With its unsparing lens, photography can shatter denial, revealing death in all its cascading grief and loss. Sometimes this exploration spirals into a broader kind of disappearance spanning extinction and renewal.
516ARTS is presenting the social and environmental issues behind the West’s catastrophic wildfires, as well as the landscapes of human death, through two concurrent exhibitions: “Fires of Change” and “Landscapes of Life & Death.”
“Landscapes” gathers the works of six photographers in images ranging from a portrait of a popular suicide bridge to charred forests. Former New Mexico Museum of Art photography curator Mary Anne Redding served as curator.
“The theme is looking at how artists process grief; individual grief, death, illness or the destruction of the planet, which is a slow death due to climate change,” she said in a telephone interview from Boone, N.C., where she is the curator at the Turchin Center for the Visual Arts at Appalachian State University.
Silver City’s Ella Sala Myers died at age 16 in a plane crash while photographing the aftermath of a fire in the Gila Wilderness in southern New Mexico. Her portraits of the resulting cloudscapes become a larger meditation on death, Redding said. The youngest artist in the exhibit, Myers was still in high school when she died.
“She was a child prodigy,” Redding said. “Her parents think she probably knew she wasn’t going to live to be an older person.”
Kevin Horan’s “Untitled Burn” depicts a scorched Washington state forest as carpet of new, green undergrowth sprouts beneath it.
San Francisco native Donna J. Wan’s “Dumbarton Bridge No. 4” captures the last landscape a suicide victim sees before his or her death.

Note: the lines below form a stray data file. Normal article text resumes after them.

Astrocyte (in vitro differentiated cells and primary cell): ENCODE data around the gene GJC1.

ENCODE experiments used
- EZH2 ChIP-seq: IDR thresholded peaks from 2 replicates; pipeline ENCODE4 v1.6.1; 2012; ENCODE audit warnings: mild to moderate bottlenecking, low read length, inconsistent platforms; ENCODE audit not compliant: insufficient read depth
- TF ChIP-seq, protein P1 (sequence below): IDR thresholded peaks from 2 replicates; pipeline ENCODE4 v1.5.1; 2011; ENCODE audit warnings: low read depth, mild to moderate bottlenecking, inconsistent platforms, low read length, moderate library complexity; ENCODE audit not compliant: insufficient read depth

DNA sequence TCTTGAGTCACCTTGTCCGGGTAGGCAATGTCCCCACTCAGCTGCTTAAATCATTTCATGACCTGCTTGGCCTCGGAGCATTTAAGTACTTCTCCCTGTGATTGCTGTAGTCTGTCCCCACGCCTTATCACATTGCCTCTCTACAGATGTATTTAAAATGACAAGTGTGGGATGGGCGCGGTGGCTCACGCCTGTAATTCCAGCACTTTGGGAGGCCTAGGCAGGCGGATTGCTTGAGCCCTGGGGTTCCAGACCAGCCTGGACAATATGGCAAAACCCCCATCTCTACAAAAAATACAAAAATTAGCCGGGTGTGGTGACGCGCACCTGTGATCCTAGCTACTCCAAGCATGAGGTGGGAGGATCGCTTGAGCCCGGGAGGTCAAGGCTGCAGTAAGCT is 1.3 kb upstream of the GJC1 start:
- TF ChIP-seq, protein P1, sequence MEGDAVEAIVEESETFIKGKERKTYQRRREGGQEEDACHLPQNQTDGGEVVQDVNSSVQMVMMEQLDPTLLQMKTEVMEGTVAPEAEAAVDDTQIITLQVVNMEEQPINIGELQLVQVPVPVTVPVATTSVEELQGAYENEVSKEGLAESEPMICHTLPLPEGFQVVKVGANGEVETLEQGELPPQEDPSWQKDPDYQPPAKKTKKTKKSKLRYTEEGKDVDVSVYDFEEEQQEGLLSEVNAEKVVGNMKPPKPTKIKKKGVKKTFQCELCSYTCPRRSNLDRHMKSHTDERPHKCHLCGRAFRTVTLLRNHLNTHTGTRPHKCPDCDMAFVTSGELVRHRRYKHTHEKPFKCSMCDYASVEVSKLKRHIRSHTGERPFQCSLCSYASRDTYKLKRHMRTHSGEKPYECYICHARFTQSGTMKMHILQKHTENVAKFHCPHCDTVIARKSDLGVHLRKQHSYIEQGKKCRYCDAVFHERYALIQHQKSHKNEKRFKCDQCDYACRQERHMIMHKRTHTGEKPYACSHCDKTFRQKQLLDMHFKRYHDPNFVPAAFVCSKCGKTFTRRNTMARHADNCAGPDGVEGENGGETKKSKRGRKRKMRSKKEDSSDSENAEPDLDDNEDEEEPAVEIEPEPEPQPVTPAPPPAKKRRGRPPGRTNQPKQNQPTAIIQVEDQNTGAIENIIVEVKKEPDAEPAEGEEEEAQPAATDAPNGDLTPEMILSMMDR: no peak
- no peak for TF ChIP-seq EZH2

“She photographs landscapes of suicide,” Redding said.
The downstairs gallery features “Fires of Change,” a Flagstaff Arts Council traveling exhibition featuring sculpture, photography, video, mixed-media and an installation exploring issues behind the rise of catastrophic wildfires.
In late 2014, the artists attended a fire science boot camp through the northern Arizona forests.
“I think all of these problems go back to cultural perspectives dating back to the conquering of the Southwest,” curator Bryan David Griffith said. Griffith is a photographer with work in major museum collections.
“We view life and death as opposed forces, or forest and fire,” he said. “That worldview has resulted in the problems we now have.”
“Broken Equilibrium” is his large-scale sculptural installation featuring cut and salvaged trees, as well as their scorched and charred skeletons from nearby forest thinning projects. His “Box and Burn” is a wood sculpture created from a burned ponderosa pine.
It all started when humans interfered with the forest by attempting to smother wildfires through decades of suppression, the artist said.
Natural fires “kill the young trees but not the old trees,” he said. “They create habitat and allow the forest to thrive.”
This natural cycle stopped in the late 19th century with large-scale grazing. The trees grew so densely that forests became the tinderboxes they are today.
“They never get a chance to mature,” Griffith said.
Prescribed burns must be so carefully designed through a multistage process that they are financially prohibitive, he said. To complicate the issue further, satellite maps reveal a checkerboard of squares throughout the forest, their arbitrary borderlines signaling ownership by the federal government, the state, private parties and the railroads, Griffith said.
“So this broken cycle of life has become this feedback loop of destruction.”